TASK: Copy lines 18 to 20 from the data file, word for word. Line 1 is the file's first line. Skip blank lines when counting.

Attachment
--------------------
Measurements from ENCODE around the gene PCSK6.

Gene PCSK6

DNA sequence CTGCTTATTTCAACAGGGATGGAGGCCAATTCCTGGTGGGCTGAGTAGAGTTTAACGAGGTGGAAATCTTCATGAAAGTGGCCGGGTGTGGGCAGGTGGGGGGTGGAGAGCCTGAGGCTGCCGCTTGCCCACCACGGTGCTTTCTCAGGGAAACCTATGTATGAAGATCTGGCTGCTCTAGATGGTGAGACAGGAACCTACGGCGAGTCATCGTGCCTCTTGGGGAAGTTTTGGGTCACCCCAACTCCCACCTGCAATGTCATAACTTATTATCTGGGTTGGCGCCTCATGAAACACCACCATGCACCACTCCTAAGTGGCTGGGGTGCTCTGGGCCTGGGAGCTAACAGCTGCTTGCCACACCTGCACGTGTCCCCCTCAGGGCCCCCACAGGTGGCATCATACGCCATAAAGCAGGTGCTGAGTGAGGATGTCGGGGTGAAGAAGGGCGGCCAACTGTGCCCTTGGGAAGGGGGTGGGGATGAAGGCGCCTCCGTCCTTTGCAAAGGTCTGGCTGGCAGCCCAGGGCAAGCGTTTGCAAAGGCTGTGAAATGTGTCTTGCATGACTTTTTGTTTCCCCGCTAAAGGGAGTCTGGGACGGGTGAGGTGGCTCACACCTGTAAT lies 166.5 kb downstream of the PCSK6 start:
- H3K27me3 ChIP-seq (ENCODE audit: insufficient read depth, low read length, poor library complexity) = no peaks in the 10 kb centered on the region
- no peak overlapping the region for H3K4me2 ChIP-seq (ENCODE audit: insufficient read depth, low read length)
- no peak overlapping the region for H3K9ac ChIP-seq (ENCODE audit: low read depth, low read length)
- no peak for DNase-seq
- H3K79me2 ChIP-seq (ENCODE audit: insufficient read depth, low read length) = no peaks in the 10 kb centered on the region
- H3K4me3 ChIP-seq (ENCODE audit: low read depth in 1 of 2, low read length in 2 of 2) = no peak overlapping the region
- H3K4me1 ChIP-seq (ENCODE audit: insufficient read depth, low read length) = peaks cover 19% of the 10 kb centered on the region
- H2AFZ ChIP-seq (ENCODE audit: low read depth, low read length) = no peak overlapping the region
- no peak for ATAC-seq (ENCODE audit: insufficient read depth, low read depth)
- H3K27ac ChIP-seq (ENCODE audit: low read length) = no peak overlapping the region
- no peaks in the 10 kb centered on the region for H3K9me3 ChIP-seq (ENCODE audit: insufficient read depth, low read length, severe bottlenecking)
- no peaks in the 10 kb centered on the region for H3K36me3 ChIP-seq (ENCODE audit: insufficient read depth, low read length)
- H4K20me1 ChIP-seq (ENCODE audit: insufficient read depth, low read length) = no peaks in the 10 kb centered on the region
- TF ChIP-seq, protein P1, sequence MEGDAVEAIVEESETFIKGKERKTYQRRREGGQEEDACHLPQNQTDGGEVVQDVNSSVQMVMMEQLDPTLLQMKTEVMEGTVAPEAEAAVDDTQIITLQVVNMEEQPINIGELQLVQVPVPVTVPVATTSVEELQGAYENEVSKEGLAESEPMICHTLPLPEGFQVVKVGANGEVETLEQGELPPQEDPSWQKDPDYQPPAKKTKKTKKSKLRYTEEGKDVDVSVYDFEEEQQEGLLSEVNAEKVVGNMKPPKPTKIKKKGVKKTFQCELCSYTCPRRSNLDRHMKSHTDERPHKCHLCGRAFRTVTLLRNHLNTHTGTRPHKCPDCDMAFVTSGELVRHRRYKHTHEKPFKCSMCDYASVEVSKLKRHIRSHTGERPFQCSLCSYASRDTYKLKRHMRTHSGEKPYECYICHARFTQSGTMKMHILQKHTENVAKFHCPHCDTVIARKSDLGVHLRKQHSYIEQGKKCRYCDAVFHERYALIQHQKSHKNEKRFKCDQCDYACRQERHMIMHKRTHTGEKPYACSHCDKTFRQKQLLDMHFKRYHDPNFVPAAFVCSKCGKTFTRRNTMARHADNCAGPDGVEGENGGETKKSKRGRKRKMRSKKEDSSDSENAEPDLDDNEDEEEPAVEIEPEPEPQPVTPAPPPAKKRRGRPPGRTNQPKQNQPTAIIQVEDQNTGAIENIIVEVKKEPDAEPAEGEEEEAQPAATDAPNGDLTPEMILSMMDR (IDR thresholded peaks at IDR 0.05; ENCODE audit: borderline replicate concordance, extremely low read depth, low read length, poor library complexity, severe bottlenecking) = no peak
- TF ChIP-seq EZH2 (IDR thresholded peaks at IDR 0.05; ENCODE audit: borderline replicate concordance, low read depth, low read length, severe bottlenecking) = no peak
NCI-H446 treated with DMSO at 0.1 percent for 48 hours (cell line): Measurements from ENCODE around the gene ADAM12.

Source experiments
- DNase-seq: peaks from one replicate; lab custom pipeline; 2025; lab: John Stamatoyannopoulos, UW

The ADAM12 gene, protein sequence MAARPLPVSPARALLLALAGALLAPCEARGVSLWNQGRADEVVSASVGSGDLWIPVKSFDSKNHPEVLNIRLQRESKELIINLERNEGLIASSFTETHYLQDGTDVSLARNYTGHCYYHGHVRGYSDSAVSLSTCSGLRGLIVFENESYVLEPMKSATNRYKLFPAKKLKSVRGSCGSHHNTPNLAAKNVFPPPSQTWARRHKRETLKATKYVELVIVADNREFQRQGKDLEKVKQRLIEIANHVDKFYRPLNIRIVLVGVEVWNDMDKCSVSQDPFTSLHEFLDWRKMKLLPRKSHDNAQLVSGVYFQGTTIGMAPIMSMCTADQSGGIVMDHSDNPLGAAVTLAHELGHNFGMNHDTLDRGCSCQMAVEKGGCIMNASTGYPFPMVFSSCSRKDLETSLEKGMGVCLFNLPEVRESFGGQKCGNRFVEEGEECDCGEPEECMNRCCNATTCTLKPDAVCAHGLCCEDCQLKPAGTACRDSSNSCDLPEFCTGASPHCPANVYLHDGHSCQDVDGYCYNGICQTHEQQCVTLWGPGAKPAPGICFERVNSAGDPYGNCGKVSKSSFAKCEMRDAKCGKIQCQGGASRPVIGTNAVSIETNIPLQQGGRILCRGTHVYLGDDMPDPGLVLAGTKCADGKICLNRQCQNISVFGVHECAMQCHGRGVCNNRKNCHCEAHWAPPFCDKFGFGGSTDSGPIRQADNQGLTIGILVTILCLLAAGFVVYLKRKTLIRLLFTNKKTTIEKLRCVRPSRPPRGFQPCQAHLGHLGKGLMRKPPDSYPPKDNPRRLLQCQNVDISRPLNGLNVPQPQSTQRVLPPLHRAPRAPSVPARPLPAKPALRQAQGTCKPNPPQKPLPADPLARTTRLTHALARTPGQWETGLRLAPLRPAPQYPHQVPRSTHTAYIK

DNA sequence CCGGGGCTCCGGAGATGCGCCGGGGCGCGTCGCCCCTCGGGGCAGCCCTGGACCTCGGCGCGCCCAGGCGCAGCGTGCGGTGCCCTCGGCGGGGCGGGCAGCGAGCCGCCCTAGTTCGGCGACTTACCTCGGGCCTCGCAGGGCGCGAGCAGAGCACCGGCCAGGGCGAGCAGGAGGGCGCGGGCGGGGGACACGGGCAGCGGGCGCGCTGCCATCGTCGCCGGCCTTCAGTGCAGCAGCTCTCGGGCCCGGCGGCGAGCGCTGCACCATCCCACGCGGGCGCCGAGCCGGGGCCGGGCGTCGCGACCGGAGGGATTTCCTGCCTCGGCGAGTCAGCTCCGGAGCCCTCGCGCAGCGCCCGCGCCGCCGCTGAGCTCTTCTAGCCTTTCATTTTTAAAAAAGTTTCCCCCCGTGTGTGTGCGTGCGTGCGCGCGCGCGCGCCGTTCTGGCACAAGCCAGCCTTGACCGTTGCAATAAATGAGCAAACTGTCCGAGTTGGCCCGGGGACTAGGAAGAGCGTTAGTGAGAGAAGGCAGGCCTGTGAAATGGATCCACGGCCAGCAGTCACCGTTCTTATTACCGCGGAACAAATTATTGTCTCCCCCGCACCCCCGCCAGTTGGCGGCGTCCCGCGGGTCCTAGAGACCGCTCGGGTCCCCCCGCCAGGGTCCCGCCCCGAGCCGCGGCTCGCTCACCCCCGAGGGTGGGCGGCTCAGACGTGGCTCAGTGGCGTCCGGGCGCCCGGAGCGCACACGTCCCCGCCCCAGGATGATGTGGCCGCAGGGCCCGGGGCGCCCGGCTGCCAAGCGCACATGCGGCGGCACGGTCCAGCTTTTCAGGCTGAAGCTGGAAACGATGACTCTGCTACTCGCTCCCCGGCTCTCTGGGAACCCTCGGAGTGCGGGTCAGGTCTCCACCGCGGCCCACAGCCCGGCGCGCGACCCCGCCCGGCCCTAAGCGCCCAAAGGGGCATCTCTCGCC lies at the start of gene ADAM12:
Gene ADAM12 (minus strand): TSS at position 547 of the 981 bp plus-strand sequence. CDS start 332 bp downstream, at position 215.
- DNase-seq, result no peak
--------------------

- TF ChIP-seq EZH2 (IDR thresholded peaks at IDR 0.05; ENCODE audit: borderline replicate concordance, low read depth, low read length, severe bottlenecking) = no peak
NCI-H446 treated with DMSO at 0.1 percent for 48 hours (cell line): Measurements from ENCODE around the gene ADAM12.

Source experiments